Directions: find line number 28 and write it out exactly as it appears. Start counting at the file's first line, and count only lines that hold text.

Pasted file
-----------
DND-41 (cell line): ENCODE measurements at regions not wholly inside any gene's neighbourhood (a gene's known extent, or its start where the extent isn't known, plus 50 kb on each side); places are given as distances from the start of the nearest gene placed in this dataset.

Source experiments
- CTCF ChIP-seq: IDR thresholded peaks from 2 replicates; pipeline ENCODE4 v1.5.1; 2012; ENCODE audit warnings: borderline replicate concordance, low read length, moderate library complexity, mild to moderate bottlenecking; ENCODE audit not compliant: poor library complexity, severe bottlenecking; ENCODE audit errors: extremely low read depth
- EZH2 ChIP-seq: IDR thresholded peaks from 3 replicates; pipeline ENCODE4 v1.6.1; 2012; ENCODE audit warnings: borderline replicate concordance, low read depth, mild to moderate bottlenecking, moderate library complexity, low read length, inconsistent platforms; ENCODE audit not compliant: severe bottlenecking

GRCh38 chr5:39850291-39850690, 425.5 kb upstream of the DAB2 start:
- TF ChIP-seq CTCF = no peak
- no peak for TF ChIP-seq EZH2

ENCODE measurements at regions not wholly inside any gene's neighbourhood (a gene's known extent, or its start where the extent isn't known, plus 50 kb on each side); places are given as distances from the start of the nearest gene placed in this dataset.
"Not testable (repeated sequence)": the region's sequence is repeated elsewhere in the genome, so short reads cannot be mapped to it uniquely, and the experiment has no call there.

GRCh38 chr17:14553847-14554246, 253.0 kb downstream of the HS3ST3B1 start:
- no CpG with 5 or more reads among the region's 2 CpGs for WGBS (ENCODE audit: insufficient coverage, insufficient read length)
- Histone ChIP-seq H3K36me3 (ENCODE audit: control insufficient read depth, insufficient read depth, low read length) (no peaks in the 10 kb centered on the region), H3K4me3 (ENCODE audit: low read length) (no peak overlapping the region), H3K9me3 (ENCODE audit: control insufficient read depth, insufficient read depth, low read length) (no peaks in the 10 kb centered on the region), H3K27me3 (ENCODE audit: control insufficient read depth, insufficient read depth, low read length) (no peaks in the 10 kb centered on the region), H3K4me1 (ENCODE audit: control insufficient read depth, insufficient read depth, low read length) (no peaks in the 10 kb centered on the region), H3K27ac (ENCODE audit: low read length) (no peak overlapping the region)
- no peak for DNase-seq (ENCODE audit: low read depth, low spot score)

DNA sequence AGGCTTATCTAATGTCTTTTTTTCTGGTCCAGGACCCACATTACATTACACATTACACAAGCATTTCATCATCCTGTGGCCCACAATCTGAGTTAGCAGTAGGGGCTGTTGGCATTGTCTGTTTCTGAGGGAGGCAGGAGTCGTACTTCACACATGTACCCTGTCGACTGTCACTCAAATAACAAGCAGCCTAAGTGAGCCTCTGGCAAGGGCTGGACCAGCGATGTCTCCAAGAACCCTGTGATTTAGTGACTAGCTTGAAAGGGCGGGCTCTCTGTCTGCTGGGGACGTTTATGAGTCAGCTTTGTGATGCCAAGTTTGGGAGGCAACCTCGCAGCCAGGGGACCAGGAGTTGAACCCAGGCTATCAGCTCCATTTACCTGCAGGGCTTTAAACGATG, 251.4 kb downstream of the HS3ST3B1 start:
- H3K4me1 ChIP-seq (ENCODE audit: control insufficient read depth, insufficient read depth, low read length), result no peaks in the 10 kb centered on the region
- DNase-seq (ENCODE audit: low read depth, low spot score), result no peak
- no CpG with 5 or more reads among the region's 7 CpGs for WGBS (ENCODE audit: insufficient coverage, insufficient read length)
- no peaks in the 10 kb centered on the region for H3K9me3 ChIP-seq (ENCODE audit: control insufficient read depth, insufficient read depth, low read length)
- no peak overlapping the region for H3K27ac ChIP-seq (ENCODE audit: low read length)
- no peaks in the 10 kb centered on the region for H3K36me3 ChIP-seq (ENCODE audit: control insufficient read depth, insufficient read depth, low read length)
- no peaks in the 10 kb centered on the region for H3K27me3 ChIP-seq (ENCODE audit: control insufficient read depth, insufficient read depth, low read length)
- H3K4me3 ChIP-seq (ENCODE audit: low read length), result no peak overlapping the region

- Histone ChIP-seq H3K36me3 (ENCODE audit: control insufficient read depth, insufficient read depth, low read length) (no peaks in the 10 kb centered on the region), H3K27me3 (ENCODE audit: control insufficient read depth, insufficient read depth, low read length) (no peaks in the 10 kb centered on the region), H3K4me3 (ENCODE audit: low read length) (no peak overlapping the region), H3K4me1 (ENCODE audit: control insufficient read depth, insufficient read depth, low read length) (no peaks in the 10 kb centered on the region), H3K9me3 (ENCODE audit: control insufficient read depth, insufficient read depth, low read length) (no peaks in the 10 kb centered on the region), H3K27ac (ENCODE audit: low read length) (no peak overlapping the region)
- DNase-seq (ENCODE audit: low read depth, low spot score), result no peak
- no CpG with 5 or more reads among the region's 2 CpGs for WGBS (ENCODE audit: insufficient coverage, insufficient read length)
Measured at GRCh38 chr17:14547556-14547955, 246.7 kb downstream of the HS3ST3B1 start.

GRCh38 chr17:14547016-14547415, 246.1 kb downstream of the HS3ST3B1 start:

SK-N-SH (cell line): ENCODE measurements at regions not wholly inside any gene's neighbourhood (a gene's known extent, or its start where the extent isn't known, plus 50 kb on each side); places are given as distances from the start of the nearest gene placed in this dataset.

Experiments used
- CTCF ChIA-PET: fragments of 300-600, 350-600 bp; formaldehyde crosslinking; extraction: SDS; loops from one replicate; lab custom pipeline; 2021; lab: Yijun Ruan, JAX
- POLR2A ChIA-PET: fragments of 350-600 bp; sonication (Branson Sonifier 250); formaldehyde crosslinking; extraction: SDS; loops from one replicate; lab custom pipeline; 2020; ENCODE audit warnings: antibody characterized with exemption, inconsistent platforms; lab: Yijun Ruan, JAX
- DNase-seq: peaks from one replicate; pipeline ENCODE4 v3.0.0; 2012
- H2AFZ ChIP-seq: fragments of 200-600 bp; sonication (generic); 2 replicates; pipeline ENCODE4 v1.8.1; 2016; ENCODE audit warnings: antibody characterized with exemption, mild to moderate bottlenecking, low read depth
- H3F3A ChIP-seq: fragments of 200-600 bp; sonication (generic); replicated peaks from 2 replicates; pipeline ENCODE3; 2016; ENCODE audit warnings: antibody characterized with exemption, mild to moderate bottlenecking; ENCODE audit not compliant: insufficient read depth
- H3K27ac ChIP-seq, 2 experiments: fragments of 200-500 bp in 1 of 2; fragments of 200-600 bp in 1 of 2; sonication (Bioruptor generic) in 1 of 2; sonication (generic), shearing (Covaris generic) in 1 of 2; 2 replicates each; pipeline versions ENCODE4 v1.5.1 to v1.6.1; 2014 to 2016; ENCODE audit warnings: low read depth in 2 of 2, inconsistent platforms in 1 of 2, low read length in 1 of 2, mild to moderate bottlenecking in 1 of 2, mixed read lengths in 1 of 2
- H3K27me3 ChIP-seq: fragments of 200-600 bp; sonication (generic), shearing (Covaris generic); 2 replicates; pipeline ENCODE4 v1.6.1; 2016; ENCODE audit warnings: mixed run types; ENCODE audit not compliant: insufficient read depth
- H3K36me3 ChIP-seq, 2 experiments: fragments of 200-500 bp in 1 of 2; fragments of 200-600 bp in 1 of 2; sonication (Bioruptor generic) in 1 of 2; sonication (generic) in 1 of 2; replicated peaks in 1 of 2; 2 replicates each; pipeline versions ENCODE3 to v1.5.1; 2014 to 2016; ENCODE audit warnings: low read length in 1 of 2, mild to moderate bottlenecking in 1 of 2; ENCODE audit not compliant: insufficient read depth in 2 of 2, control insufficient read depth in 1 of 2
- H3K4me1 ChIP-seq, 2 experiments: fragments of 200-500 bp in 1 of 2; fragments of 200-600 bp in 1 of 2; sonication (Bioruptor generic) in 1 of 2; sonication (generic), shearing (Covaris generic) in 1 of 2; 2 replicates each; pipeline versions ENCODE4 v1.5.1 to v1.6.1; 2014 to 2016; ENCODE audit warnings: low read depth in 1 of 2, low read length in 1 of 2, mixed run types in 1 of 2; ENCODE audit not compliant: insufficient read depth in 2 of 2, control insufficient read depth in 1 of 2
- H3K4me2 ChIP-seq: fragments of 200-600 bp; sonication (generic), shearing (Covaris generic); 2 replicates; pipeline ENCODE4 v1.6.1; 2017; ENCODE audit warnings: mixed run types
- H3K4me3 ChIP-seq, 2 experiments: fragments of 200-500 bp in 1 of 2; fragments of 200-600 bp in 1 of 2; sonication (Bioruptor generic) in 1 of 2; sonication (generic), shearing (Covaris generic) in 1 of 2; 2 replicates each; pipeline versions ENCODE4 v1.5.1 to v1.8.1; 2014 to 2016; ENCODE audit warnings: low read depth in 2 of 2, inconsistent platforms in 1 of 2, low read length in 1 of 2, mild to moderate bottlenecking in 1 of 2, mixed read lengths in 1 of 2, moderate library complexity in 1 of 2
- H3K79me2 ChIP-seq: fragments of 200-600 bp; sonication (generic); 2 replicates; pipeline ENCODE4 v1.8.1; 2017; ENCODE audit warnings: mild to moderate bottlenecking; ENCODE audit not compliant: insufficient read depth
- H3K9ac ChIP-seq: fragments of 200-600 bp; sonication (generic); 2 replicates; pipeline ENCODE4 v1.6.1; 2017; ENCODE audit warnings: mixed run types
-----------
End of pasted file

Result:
SK-N-SH (cell line): ENCODE measurements at regions not wholly inside any gene's neighbourhood (a gene's known extent, or its start where the extent isn't known, plus 50 kb on each side); places are given as distances from the start of the nearest gene placed in this dataset.